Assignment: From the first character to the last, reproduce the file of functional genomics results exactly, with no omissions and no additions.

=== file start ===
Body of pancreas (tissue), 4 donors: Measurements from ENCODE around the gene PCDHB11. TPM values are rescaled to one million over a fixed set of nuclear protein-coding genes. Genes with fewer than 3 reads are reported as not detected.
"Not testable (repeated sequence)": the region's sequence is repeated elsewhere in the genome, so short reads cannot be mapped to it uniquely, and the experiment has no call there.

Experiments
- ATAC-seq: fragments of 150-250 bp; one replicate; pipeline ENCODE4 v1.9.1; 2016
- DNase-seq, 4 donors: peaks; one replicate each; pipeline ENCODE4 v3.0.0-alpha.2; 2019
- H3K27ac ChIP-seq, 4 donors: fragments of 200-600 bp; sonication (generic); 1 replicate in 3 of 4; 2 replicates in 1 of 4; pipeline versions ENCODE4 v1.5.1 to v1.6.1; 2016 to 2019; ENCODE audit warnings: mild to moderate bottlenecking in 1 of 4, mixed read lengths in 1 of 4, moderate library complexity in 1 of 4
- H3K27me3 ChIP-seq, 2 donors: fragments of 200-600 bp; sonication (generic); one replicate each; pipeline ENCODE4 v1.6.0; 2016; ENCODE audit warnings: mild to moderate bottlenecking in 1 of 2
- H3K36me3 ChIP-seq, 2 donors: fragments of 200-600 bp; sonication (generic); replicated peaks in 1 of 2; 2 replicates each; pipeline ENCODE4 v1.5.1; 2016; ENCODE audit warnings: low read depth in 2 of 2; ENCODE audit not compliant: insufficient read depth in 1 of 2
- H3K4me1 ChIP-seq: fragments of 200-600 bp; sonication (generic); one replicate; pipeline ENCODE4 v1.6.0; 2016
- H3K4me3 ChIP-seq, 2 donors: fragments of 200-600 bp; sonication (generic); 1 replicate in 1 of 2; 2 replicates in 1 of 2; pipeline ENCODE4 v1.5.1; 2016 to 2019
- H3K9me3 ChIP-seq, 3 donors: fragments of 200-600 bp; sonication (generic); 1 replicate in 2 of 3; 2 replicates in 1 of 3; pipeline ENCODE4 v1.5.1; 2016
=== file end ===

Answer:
Body of pancreas (tissue), 4 donors: Measurements from ENCODE around the gene PCDHB11. TPM values are rescaled to one million over a fixed set of nuclear protein-coding genes. Genes with fewer than 3 reads are reported as not detected.
"Not testable (repeated sequence)": the region's sequence is repeated elsewhere in the genome, so short reads cannot be mapped to it uniquely, and the experiment has no call there.

Experiments
- ATAC-seq: fragments of 150-250 bp; one replicate; pipeline ENCODE4 v1.9.1; 2016
- DNase-seq, 4 donors: peaks; one replicate each; pipeline ENCODE4 v3.0.0-alpha.2; 2019
- H3K27ac ChIP-seq, 4 donors: fragments of 200-600 bp; sonication (generic); 1 replicate in 3 of 4; 2 replicates in 1 of 4; pipeline versions ENCODE4 v1.5.1 to v1.6.1; 2016 to 2019; ENCODE audit warnings: mild to moderate bottlenecking in 1 of 4, mixed read lengths in 1 of 4, moderate library complexity in 1 of 4
- H3K27me3 ChIP-seq, 2 donors: fragments of 200-600 bp; sonication (generic); one replicate each; pipeline ENCODE4 v1.6.0; 2016; ENCODE audit warnings: mild to moderate bottlenecking in 1 of 2
- H3K36me3 ChIP-seq, 2 donors: fragments of 200-600 bp; sonication (generic); replicated peaks in 1 of 2; 2 replicates each; pipeline ENCODE4 v1.5.1; 2016; ENCODE audit warnings: low read depth in 2 of 2; ENCODE audit not compliant: insufficient read depth in 1 of 2
- H3K4me1 ChIP-seq: fragments of 200-600 bp; sonication (generic); one replicate; pipeline ENCODE4 v1.6.0; 2016
- H3K4me3 ChIP-seq, 2 donors: fragments of 200-600 bp; sonication (generic); 1 replicate in 1 of 2; 2 replicates in 1 of 2; pipeline ENCODE4 v1.5.1; 2016 to 2019
- H3K9me3 ChIP-seq, 3 donors: fragments of 200-600 bp; sonication (generic); 1 replicate in 2 of 3; 2 replicates in 1 of 3; pipeline ENCODE4 v1.5.1; 2016